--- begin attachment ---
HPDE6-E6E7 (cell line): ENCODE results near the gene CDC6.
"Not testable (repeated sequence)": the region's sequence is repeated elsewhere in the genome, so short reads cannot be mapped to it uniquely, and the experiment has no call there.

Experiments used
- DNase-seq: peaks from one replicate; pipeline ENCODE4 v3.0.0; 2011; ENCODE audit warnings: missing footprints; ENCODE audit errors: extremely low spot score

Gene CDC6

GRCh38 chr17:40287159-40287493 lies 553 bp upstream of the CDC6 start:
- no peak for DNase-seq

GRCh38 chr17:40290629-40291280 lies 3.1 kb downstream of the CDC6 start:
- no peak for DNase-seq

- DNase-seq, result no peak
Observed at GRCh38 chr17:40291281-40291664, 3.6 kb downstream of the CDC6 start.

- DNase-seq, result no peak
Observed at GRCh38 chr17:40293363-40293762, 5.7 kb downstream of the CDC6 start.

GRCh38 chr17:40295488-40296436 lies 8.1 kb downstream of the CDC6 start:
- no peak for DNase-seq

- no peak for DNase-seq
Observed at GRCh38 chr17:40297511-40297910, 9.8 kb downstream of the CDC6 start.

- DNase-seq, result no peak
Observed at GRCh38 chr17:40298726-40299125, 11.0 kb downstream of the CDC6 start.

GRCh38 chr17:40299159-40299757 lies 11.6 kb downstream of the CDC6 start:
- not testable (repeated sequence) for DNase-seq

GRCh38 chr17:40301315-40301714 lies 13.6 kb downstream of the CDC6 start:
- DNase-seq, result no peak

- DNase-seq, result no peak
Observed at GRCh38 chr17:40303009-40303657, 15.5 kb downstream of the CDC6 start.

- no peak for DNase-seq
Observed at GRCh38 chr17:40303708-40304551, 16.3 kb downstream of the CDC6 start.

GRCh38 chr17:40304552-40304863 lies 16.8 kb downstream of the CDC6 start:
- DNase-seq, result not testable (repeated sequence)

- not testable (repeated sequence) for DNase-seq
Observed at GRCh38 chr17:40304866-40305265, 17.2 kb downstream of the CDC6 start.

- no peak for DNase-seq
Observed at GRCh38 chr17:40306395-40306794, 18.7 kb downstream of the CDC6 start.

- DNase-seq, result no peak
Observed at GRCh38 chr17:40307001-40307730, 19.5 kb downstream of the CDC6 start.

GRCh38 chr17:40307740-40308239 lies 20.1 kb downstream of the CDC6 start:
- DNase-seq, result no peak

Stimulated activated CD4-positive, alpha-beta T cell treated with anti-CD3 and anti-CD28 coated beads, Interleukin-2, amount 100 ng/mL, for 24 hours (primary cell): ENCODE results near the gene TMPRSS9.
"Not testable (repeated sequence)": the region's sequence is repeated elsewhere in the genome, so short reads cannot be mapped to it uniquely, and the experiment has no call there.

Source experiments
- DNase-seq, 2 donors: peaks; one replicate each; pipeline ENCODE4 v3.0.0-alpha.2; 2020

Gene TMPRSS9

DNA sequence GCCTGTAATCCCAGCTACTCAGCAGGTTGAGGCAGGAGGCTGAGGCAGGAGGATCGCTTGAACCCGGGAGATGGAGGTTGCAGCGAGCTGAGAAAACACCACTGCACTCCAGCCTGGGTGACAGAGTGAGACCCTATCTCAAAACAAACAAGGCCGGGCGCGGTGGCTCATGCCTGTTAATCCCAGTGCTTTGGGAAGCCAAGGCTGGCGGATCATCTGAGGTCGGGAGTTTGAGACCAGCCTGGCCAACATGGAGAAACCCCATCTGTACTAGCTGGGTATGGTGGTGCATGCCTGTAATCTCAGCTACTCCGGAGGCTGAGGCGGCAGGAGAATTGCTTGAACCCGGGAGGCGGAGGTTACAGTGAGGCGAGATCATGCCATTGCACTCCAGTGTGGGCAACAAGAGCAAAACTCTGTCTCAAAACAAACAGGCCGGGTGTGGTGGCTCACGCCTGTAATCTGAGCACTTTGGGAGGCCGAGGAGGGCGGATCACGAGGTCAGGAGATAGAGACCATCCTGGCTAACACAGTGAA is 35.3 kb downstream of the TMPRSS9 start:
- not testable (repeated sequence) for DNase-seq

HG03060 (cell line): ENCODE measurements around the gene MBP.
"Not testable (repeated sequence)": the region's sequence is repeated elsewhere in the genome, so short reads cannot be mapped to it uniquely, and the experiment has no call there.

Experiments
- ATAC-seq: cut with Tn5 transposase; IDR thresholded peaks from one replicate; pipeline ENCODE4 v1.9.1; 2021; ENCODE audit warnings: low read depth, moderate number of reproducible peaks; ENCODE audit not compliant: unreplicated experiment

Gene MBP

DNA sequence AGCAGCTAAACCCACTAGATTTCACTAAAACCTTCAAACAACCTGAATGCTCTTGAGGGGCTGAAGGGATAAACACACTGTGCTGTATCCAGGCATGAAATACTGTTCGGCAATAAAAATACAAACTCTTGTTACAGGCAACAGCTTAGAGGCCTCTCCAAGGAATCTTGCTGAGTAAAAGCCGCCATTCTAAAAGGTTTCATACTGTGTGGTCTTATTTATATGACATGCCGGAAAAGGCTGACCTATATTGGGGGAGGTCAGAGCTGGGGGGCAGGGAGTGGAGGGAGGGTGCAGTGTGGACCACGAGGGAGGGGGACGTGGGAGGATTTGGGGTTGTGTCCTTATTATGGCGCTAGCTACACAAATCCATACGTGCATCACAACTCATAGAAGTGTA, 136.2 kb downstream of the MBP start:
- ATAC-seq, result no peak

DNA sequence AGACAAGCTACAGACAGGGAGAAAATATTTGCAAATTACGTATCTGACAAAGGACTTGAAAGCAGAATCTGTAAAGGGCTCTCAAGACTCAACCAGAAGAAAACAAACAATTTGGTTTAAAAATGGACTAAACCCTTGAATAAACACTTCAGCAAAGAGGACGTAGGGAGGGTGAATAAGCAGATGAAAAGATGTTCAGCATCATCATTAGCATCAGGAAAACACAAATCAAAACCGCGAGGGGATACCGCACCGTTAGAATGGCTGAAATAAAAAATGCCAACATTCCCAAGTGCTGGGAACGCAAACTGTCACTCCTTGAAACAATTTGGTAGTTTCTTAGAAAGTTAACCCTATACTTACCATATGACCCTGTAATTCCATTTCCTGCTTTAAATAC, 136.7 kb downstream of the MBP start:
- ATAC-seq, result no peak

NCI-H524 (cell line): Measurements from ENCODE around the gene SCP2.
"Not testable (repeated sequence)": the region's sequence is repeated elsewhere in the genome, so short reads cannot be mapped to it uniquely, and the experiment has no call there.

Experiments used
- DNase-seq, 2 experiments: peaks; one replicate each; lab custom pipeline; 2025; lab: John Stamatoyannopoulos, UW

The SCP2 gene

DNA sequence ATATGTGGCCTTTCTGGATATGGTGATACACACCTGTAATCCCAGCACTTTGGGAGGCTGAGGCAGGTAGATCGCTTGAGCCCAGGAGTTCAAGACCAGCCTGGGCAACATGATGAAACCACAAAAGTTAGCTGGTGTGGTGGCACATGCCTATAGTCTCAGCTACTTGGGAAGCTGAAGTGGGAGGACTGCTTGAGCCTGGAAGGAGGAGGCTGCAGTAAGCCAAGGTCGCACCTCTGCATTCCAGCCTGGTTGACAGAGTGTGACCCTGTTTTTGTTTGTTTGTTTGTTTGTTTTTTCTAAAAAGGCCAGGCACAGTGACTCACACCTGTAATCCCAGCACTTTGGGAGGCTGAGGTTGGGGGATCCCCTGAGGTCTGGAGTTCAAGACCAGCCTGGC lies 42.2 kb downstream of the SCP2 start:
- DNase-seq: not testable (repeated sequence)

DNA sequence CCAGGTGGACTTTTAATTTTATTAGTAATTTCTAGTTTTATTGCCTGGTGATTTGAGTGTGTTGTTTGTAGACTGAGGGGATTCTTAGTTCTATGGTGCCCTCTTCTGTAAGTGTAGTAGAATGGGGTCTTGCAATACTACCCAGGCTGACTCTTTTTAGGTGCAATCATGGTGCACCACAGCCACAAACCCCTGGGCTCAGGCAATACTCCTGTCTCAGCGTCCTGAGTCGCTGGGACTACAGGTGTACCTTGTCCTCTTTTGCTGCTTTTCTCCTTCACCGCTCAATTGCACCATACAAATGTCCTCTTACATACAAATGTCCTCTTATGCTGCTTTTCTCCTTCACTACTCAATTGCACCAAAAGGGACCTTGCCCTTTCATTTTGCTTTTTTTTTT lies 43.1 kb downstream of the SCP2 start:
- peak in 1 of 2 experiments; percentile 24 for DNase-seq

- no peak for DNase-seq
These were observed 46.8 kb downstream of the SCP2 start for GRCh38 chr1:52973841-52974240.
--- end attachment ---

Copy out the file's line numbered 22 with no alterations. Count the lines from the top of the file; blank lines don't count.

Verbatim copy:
GRCh38 chr17:40301315-40301714 lies 13.6 kb downstream of the CDC6 start: